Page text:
The International Rome Film Festival announces fifteen films playing in competition at the fest’s 6th edition. From October 27-November 4, the Italian festival will open with Luc Besson’s The Lady (out of competition), close with a digitally restored version of Breakfast at Tiffany’s (marking its 50th anniversary), and in-between will showcase Leander Haubmann’s Hotel Lux, Pål Sletaune’s Babycall, Tanya Wexler’s Hysteria, Juhn Jaihong’s Poongsan, Fred Schepisi’s The Eye of the Storm, Cédric Kahn’s Une vie meilleure, Jaffe Zinn’s Magic Valley, Sebastián Borensztein’s Un Cuento Chino and Pawel Pawlikowski’s La Femme du cinquièmen (The Woman in the Fifth), starring Kristin Scott Thomas (pictured).
The four Italian films playing in competition are Ivan Cotroneo’s La kryptonite nell borsa, Pupi Avati’s Il cuore grande delle ragazze, Marina Spada’s Il mio domani and Pippo Mezzapesa’s Il paese delle spose infelici.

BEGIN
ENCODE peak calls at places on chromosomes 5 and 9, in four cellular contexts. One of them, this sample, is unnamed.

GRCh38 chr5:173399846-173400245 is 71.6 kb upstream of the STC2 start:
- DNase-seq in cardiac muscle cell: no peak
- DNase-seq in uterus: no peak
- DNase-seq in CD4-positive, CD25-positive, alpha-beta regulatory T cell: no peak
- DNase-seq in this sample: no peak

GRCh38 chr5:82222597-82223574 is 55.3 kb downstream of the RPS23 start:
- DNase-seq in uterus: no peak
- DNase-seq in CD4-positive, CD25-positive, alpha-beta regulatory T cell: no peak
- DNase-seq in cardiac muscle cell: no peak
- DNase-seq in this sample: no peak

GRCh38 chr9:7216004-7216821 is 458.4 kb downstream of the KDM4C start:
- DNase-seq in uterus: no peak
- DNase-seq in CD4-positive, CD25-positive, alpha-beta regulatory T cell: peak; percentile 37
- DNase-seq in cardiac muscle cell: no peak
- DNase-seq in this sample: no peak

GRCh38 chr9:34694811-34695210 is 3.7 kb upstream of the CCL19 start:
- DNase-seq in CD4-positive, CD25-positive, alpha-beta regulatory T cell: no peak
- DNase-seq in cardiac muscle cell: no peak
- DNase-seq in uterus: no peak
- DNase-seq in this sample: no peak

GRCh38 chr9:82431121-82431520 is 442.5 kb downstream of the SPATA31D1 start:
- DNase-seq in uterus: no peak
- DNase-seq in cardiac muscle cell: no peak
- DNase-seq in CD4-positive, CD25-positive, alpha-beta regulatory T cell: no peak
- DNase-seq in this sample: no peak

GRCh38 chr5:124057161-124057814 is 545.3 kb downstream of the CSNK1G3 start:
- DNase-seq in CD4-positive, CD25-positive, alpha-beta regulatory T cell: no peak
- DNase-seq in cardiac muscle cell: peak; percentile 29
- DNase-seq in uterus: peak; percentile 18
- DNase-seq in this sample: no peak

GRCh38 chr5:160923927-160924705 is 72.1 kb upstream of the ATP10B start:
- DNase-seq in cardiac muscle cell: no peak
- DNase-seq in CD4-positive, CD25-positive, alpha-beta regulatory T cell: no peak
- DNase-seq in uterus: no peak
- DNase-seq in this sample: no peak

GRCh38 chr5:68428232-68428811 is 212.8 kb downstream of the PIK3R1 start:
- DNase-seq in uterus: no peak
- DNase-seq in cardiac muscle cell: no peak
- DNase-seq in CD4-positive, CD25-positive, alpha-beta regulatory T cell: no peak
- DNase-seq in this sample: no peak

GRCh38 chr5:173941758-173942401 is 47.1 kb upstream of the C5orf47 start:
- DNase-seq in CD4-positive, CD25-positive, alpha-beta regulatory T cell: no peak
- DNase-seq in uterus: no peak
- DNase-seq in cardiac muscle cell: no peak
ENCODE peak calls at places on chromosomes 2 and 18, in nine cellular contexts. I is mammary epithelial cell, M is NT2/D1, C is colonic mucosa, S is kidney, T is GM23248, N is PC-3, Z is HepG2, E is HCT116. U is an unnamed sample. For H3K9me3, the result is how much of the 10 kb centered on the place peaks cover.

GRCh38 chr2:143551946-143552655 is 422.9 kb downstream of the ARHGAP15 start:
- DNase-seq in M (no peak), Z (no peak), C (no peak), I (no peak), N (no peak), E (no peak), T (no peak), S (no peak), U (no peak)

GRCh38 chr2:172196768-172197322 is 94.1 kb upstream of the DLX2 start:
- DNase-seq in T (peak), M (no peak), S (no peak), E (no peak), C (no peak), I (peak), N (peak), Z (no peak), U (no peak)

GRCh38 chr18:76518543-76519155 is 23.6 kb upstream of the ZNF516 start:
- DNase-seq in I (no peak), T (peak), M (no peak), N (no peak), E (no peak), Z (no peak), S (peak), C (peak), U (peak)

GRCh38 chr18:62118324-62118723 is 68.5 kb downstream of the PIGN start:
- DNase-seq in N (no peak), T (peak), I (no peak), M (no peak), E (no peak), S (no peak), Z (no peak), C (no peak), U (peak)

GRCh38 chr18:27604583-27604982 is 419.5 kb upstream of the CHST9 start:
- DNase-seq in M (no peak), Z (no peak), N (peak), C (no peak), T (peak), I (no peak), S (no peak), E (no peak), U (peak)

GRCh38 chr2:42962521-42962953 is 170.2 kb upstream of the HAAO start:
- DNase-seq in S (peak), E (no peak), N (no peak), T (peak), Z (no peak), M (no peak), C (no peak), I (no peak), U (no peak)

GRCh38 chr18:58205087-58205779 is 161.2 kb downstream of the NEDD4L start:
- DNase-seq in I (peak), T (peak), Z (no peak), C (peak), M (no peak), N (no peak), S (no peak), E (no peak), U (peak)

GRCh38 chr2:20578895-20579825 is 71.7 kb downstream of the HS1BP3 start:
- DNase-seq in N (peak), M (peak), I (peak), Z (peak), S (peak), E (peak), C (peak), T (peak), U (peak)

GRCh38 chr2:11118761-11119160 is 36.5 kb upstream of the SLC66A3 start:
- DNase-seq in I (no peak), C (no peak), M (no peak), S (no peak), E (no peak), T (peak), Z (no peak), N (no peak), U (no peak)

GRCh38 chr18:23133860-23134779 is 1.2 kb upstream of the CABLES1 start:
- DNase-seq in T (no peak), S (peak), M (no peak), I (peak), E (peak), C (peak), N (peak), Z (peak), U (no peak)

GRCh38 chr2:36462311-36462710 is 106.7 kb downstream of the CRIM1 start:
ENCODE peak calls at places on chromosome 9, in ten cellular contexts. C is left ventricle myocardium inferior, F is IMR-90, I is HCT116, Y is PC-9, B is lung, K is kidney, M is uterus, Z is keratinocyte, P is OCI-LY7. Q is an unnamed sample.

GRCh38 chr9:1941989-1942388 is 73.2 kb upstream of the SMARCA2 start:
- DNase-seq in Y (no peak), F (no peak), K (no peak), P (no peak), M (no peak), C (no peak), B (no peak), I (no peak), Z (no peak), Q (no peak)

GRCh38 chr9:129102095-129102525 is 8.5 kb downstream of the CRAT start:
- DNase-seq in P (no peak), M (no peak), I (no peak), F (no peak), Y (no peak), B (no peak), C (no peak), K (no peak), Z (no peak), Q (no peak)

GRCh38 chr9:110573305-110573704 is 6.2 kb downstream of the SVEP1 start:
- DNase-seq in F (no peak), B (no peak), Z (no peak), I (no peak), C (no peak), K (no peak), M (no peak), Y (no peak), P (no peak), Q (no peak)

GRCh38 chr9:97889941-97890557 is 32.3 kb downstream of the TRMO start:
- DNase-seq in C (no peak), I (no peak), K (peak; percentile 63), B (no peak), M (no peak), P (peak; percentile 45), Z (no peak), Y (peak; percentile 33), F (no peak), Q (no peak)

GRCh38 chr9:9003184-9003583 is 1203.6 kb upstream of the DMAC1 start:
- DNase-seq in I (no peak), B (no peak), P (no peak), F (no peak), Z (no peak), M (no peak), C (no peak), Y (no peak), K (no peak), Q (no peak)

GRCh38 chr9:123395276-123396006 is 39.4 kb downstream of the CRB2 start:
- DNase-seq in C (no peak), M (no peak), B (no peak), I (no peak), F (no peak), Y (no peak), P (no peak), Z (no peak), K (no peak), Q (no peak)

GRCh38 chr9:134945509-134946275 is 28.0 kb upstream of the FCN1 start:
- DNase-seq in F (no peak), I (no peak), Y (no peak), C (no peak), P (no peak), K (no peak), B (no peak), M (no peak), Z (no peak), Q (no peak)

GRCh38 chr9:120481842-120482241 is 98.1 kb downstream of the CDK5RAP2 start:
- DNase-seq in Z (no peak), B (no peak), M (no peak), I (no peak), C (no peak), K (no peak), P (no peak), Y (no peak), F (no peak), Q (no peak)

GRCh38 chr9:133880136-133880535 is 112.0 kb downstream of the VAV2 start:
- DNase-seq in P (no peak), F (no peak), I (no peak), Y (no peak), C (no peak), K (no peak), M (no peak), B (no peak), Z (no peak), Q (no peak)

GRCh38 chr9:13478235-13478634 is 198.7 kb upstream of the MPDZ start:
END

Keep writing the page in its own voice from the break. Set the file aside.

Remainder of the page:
Additional films playing out of competition include Anne Fontaine’s Toronto title Mon pire cauchemar, starring Isabelle Huppert, Stephan Elliott’s world premiere of Aussie comedy A Few Best Men, starring Olivia Newton-John, and Curtis Hanson’s HBO film Too Big to Fail, starring Bill Hurt. Steven Spielberg’s The Adventures of Tintin will also screen, along with the opening sequences of Martin Scorsese’s Hugo, which screened as a work-in-progress at the New York Film Festival.
Other Rome Fest events include a Cinema Lesson by Michael Mann, Wim Wenders introducing 3-D Pina and 1953’s Totò 3D, by Mario Mattioli, plus several awards including the Marc’Aurelio Actor’s Prize to Richard Gere, who will introduce a screening of Terrence Malick’s Days of Heaven. The Focus section features British film, screening works by Terence Davies (The Deep Blue Sea), David Hare (Page Eight) and Michael Winterbottom (Trishna) plus a “Punks & Patriots” retrospective chosen by the likes of Tilda Swinton, Michael Nyman and Hanif Kureishi.
Composer Ennio Morricone is Jury President, assisted by director Susanne Bier, actor Roberto Bolle, Brit actress/director/author Carmen Chaplin, producer David Putnam and actress Debra Winger, who will award the Marc’Aurelio Prize for best film, Grand Jury Prize, and Jury Prizes for best actress and best actor. Another jury will choose the best of 12 documentaries. The fest also announces an audience award for best film and a prize for best first film.